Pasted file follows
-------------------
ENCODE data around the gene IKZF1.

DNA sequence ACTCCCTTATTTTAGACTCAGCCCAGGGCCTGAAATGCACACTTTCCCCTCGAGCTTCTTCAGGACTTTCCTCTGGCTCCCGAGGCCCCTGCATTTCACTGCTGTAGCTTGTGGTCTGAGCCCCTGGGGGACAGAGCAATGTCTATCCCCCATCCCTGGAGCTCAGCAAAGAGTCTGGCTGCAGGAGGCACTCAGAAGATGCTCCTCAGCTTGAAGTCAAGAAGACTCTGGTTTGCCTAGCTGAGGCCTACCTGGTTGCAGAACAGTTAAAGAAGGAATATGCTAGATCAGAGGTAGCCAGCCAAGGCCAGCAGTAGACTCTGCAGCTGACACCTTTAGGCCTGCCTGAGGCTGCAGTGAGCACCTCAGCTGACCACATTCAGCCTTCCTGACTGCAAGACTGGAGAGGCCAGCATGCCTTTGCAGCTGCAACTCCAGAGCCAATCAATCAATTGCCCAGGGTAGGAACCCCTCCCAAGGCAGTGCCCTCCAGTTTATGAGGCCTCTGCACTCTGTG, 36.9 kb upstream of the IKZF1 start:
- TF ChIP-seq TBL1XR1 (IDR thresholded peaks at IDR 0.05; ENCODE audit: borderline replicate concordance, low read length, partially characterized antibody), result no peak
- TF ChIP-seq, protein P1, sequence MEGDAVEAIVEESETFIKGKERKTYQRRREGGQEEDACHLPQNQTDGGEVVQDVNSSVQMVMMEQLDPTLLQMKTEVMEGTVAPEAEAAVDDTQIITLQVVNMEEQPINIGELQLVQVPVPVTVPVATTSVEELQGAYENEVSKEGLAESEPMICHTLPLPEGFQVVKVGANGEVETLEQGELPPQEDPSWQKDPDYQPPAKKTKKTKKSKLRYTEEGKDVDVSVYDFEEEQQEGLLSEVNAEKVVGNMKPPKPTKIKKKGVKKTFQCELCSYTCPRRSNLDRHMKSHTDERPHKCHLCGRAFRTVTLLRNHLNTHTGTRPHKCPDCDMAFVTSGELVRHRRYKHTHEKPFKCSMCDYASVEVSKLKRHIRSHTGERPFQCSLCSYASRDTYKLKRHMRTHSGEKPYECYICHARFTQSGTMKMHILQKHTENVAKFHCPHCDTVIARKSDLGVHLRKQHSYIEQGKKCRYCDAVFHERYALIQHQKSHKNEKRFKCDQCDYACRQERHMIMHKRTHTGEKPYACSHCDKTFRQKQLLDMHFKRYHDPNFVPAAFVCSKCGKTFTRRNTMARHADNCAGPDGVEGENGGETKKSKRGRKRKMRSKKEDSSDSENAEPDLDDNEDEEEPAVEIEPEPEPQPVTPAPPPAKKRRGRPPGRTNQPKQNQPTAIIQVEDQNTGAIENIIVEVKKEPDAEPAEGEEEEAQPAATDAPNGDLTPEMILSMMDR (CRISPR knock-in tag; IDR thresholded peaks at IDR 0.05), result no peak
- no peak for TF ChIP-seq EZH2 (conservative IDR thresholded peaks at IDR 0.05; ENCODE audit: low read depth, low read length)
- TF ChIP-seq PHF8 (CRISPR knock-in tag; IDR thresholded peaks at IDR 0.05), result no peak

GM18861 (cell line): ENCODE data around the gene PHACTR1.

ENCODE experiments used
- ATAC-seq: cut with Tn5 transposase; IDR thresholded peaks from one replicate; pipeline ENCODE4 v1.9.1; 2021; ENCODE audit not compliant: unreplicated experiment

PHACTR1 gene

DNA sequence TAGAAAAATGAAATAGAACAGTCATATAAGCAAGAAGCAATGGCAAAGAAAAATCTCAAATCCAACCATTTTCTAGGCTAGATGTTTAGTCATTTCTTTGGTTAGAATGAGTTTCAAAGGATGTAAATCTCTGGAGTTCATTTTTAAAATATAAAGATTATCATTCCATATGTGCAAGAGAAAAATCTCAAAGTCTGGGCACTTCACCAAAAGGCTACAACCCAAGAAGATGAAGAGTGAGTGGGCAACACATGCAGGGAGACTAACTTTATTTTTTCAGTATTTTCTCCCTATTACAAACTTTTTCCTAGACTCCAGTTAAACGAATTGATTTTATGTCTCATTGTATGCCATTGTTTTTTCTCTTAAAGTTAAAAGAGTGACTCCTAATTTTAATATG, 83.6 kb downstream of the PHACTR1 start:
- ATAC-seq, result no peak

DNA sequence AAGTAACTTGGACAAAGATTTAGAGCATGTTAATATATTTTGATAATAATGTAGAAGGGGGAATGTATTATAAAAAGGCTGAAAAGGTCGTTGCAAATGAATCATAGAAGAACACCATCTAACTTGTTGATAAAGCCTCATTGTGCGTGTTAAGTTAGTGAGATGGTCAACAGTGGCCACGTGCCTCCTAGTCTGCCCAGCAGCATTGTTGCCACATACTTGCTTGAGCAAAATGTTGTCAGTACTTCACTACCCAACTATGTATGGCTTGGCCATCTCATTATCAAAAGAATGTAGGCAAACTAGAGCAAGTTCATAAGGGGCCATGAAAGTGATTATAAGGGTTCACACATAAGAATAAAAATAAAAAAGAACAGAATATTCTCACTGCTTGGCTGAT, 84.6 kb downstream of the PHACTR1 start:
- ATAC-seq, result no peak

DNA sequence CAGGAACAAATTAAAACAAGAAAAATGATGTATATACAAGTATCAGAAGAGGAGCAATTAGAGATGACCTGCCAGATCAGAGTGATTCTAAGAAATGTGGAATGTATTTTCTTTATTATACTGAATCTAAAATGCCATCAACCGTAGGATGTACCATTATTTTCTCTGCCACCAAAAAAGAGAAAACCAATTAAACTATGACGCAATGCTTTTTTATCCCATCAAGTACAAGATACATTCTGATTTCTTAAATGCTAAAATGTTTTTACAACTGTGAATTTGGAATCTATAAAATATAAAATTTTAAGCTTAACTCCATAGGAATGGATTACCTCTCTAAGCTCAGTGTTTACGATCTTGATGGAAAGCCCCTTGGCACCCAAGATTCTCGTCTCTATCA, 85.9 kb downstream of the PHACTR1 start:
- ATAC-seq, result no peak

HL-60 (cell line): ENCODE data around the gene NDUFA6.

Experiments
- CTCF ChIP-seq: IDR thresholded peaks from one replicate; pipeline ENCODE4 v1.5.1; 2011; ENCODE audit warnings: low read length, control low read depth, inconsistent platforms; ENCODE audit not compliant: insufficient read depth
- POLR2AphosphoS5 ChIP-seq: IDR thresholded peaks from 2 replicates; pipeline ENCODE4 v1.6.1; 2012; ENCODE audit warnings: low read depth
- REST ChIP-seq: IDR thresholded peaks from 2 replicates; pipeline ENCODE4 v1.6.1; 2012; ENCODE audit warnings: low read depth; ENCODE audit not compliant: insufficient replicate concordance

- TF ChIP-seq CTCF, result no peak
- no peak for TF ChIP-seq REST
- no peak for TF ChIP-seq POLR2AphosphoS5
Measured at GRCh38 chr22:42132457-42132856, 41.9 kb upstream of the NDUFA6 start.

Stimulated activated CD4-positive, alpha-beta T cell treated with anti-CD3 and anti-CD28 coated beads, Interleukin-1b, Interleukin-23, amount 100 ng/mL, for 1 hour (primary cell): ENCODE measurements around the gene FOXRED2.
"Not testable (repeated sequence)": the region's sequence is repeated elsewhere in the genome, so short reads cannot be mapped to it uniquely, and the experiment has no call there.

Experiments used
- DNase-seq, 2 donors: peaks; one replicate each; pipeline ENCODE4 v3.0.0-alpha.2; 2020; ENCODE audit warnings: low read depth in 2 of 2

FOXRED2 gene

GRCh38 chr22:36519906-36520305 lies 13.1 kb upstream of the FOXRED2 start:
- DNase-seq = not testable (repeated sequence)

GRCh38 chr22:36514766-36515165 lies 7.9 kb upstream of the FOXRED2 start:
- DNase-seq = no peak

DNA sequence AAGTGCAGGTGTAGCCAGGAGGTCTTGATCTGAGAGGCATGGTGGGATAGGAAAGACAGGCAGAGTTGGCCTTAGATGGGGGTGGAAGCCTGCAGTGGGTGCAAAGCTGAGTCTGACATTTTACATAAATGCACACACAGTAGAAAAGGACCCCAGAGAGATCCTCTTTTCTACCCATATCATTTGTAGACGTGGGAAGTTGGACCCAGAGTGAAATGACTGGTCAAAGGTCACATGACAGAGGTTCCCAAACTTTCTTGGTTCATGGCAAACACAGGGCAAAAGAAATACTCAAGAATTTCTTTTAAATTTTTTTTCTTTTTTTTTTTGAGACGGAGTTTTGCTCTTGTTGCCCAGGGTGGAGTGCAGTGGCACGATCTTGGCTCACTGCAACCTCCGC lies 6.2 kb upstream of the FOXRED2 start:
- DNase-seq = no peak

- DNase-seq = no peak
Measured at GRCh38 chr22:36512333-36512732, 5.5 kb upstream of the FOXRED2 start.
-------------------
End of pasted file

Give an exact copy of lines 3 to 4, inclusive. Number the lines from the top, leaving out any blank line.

- TF ChIP-seq TBL1XR1 (IDR thresholded peaks at IDR 0.05; ENCODE audit: borderline replicate concordance, low read length, partially characterized antibody), result no peak
- TF ChIP-seq, protein P1, sequence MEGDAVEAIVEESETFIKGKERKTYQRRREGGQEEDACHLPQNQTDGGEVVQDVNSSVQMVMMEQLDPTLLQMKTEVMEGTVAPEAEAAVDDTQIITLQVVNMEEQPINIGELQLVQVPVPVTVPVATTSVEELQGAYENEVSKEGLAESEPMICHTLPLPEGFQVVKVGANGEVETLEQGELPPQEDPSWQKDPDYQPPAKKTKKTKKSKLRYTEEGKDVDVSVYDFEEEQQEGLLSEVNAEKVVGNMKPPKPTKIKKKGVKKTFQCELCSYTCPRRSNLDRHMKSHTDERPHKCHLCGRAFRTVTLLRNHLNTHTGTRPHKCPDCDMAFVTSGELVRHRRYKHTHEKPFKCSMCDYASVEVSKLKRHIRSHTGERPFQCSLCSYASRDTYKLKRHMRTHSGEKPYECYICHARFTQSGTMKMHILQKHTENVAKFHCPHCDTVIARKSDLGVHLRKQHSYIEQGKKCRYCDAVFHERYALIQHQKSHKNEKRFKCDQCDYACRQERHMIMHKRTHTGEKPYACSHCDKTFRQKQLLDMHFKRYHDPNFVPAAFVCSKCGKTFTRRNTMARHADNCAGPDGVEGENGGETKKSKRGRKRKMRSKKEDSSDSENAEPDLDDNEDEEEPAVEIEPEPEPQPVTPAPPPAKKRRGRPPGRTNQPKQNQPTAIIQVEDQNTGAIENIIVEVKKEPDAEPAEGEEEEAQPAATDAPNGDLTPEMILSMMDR (CRISPR knock-in tag; IDR thresholded peaks at IDR 0.05), result no peak